no big deal for those of us who were veterans, but Garbo was in a
class by herself. She always had been and always would be. Was it
art or instinct? Was she a remarkable actress or a woman so
extraordinary that she made everything she did on screen remarkable?
Garbo retired from film-making when she was only 36 and she never
won an Oscar. Yet she remains the screen's greatest actress and the
most beautiful. Those who are too young to remember Greta Garbo most
likely think my respect for her was absurd. They would rush for an
autograph or a piece of her hair. But we had stars in the Golden
Era, not celebrities. Their aura made them untouchable.
She was born Greta Lovisa Gustafsson in Stockholm on September 18,
1905, and was discovered by the MGM chief Louis B. Mayer who told
her to lose weight "because American men don't like fat women". She
made ten silent films for MGM and 14 talkies, all in black and
MGM did not know her home address or telephone number. She rarely
gave interviews and did not answer her fan mail. She never signed an
autograph or answered the telephone. Garbo allowed no visitors on
the movie set when she was working, and left promptly at six o'clock
even if she was in the middle of a scene. The other MGM players were
told not to approach her. If she did not get her way with the studio
bosses, she said: "I tank I go back to Sweden." She always won.
Garbo retired and became a recluse in New York. She never married.
It was George Schlee who convinced her to return to films. She loved
and leaned on him but he wanted control of the entire project. This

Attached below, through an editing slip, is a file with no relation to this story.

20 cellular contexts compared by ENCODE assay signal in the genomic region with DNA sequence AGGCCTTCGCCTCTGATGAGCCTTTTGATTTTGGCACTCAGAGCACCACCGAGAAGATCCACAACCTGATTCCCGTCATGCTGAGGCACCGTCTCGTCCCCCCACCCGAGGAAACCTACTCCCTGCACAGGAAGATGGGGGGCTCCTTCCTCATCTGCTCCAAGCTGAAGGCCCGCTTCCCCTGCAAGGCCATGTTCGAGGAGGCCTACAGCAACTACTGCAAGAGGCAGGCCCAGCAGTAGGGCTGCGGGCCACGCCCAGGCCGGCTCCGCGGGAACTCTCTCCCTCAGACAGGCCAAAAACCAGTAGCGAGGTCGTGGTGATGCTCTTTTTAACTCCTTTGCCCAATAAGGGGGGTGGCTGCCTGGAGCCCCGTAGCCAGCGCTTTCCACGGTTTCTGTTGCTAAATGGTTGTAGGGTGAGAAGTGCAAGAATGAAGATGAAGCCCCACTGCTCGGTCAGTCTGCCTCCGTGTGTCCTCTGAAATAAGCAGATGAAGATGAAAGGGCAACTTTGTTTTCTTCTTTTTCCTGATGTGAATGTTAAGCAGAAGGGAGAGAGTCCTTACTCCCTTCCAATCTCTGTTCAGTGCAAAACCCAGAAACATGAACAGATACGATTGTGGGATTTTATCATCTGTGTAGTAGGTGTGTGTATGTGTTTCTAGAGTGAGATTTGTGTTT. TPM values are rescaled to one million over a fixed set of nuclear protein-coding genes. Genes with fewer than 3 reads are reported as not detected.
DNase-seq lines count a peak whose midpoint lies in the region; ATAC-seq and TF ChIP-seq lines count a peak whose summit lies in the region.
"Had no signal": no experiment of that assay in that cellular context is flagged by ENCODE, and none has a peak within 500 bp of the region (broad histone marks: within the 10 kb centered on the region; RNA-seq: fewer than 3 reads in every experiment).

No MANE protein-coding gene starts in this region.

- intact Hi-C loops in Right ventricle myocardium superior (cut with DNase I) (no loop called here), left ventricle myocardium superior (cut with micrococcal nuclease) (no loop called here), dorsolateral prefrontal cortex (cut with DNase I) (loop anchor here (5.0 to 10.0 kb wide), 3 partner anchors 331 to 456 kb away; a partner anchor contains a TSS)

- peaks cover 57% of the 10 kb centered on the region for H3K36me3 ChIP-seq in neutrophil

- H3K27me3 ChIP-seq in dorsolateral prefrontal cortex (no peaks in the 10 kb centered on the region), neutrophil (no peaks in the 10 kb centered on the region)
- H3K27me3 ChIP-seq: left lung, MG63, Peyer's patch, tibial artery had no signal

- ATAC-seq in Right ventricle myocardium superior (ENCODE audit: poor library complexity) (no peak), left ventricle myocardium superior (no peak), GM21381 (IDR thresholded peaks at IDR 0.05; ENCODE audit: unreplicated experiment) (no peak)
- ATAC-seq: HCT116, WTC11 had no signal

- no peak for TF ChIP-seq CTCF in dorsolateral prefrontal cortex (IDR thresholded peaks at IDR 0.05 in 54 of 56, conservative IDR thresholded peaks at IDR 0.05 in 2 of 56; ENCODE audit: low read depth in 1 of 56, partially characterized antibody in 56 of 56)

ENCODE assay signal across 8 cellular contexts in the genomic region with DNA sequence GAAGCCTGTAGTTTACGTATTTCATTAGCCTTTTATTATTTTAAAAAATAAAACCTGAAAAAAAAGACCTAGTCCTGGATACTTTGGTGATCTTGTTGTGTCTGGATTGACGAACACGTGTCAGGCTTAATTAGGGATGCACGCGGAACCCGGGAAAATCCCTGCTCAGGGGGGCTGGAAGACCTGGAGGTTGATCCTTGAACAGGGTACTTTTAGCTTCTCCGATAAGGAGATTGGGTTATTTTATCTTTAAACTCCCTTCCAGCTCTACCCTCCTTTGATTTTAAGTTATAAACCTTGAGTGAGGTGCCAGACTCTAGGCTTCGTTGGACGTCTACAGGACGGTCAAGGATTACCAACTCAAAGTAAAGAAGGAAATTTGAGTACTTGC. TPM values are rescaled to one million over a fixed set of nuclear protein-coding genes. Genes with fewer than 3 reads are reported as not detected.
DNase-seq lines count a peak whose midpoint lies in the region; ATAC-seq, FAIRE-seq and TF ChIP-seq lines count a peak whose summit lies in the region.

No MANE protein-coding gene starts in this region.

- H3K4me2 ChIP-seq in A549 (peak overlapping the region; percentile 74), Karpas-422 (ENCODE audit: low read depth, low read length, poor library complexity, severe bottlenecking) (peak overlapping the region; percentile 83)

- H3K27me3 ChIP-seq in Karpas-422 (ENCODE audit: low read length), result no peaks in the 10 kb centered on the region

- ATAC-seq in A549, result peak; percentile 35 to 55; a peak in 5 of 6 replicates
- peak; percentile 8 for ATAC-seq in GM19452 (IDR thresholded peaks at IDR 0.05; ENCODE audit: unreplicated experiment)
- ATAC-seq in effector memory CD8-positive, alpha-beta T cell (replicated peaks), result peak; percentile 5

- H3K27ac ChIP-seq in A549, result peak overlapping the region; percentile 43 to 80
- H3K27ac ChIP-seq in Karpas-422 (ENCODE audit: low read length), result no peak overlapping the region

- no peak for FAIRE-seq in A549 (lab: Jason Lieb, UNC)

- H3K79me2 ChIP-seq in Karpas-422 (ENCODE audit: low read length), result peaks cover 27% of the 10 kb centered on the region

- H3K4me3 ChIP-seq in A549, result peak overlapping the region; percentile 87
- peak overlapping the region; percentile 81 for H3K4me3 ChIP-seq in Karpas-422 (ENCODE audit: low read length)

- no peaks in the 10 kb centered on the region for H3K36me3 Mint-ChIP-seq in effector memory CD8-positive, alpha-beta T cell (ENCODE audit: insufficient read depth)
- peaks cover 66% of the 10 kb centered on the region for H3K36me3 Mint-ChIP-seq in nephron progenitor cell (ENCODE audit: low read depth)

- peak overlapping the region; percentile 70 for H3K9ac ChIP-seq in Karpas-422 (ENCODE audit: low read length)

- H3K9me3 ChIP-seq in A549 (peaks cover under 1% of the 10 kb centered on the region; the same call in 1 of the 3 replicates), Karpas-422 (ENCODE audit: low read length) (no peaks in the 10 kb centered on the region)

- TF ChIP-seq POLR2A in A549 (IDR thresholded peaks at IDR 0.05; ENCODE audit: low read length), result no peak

caused the backers to change their minds. Incredibly, the producers
could not raise the money for Garbo's comeback film.
Schlee had a fatal heart attack when he and Garbo were in Paris. She
fled the death scene, returned home and mourned him for a long time.
His widow Valentina banned Garbo from Schlee's funeral and gave
specific instructions that "the vampire" not be allowed to visit
Schlee's grave. The doorman at 450 East 52nd made sure the two women
did not run into each other coming and going. They did once, and
Valentina crossed herself.
Garbo said, "I vant to be left alone," and she accomplished that for
the most part. She accepted invitations from Aristotle Onassis to
cruise on his yacht the Christina because he promised her complete
privacy. He wanted to marry her but she declined, as she did all
In 1984 Garbo survived a mastectomy. In 1987 she tripped and fell in
her apartment, suffering a severely sprained ankle. Not being able
to take her daily walks was the beginning of the end. Two years
later she began dialysis treatment for a serious kidney ailment. On
Easter Sunday, April 15, 1990, she died of pneumonia. According to
Garbo's wishes her body was cremated and her ashes buried in the
Skogskyrkogarden Cemetery a few miles south of Stockholm.
I often think of that rainy day that I spotted Garbo. In my mind's
eye I can see her reflection that was so haunting. When she removed
her sunglasses, I couldn't resist looking at her up close. Those
extraordinary eyes expressed love, hate and boredom all at once.
It was as if the cameras were rolling. But she was merely a goddess
buying some French beans.